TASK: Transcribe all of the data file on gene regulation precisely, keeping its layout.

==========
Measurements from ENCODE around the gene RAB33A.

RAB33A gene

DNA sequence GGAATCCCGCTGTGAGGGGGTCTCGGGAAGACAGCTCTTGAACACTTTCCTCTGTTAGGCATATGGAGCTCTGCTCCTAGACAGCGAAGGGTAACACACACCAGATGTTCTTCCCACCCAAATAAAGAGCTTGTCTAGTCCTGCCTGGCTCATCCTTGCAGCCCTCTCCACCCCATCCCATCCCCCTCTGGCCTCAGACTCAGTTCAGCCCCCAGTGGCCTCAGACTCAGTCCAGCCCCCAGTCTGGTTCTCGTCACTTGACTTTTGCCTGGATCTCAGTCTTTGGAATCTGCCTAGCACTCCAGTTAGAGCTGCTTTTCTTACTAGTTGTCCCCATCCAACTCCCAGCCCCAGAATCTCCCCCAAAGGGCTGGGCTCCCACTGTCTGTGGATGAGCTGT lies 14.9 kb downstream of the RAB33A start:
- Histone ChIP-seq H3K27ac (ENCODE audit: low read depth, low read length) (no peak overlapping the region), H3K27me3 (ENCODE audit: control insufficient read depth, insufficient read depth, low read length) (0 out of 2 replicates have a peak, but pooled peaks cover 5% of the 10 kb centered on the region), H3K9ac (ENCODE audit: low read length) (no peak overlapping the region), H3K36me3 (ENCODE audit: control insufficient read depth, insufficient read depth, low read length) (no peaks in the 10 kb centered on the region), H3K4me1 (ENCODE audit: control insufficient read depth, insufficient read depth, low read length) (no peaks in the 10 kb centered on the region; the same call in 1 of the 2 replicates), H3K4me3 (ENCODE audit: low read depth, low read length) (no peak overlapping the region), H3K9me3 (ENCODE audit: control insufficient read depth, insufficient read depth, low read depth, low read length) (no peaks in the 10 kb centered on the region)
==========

Measurements from ENCODE around the gene RAB33A.

RAB33A gene

DNA sequence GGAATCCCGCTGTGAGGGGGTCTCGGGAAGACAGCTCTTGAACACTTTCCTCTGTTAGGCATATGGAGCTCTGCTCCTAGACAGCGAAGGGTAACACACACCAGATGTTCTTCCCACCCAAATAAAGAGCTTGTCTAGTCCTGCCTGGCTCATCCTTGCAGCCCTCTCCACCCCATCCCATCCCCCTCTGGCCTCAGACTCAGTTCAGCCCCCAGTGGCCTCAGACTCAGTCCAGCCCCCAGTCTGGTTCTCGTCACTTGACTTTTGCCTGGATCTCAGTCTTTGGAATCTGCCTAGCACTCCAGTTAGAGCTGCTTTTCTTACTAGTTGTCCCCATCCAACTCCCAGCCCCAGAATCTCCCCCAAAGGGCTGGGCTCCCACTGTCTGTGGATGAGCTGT lies 14.9 kb downstream of the RAB33A start:
- Histone ChIP-seq H3K27ac (ENCODE audit: low read depth, low read length) (no peak overlapping the region), H3K27me3 (ENCODE audit: control insufficient read depth, insufficient read depth, low read length) (0 out of 2 replicates have a peak, but pooled peaks cover 5% of the 10 kb centered on the region), H3K9ac (ENCODE audit: low read length) (no peak overlapping the region), H3K36me3 (ENCODE audit: control insufficient read depth, insufficient read depth, low read length) (no peaks in the 10 kb centered on the region), H3K4me1 (ENCODE audit: control insufficient read depth, insufficient read depth, low read length) (no peaks in the 10 kb centered on the region; the same call in 1 of the 2 replicates), H3K4me3 (ENCODE audit: low read depth, low read length) (no peak overlapping the region), H3K9me3 (ENCODE audit: control insufficient read depth, insufficient read depth, low read depth, low read length) (no peaks in the 10 kb centered on the region)